The invention and perfection of the locomo tive and the electric street car have more than anything else during the past century, fur. thered the progress of industry and civilization, and who can say that the self-propelled vehicle will not during the century we have so lately entered, equally further the progress of the world?--Studebaker Automobile Co.
In speaking of the future of the automobile, W. G. Morley, secretary of the Aerocar Company and one of those who have been identi. fied with the industry from its inception in America, states:-"To a very few the automobile may be a 'fad' today, but on the whole it is a practical machine of indispensable value to this aggressive generation.
"The future will see all parts of the automobile standardized; superfluous trimmings necessitating much extra labor elminiated; more simple constructions, and cars that will require but little more attention than the or dinary carriage. Styles will change but little, enabling manufacturers to safely build in larger quantities, greatly reducing the price.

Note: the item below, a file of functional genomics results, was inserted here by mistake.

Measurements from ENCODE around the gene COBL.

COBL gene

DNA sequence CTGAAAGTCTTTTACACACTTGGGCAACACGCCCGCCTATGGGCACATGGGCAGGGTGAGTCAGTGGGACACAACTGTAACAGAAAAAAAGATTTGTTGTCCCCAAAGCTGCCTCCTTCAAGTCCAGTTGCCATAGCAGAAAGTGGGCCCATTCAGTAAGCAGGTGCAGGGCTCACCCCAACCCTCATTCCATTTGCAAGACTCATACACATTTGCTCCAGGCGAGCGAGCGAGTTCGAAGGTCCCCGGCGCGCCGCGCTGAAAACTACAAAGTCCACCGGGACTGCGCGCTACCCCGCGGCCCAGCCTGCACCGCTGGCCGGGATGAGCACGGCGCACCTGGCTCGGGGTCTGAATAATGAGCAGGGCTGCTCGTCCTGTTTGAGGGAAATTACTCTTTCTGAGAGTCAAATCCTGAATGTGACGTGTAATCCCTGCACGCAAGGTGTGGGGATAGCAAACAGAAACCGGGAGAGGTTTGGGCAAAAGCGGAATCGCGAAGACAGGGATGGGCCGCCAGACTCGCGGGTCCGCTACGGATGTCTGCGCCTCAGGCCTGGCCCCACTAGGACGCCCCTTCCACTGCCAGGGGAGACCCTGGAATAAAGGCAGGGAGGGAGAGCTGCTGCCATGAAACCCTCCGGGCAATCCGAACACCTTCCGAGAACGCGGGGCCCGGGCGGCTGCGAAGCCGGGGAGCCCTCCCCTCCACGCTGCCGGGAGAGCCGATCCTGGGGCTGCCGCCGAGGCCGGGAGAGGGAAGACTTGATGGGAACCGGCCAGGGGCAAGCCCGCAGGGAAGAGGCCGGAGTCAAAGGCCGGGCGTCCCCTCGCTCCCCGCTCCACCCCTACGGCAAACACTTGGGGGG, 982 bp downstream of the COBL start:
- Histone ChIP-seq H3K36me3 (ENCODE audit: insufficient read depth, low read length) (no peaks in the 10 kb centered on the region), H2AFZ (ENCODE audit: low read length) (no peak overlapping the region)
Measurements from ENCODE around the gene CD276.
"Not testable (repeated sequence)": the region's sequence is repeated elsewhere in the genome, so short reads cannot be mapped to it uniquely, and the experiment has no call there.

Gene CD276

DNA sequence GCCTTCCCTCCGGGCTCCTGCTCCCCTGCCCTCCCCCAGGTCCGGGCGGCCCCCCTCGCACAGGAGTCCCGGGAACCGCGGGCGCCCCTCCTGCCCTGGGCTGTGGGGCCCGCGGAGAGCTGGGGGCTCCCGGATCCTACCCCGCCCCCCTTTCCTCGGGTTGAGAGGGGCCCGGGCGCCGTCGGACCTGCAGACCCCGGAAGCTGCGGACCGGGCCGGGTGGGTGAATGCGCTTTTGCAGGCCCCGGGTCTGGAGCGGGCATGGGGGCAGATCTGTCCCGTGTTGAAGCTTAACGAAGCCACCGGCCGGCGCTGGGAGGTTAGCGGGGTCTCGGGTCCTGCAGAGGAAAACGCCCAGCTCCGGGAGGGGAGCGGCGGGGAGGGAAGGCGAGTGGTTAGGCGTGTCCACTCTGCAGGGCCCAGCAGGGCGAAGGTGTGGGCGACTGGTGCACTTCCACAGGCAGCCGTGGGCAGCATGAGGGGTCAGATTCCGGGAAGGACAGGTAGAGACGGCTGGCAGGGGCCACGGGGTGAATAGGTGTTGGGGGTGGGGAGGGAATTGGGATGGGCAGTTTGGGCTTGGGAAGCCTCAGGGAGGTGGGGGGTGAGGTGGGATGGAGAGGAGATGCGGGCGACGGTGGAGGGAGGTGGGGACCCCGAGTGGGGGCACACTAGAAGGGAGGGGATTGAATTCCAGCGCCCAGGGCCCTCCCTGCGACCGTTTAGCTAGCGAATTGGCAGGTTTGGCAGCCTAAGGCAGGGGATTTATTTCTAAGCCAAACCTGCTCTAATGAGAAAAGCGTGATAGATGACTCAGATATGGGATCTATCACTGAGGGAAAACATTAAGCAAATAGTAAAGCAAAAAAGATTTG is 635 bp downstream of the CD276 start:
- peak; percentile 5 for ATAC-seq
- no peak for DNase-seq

“As to makers, 'The fittest will survive.' They will all build reliable machines and the public will cease to ask for a car to 'do stunts,' but will buy for service. Smooth, hard roads will be constructed everywhere-farmers will market their crops with auto. mobiles-rural mail and package deliveries will be made, and reckless speeding will seldom occur.
“The automobile sounded the death knell of the bicycle because those of wealth and influ. ence deserted the latter for the former. There was but small chance to own something exclusive in the bicycle while with the automobile there is at present a vast range from $400 upward. This one fact alone would insure its permanency. Yes, the automobile is here to stay and in the near future will play a still more important part in every life.-The Aero. car Co.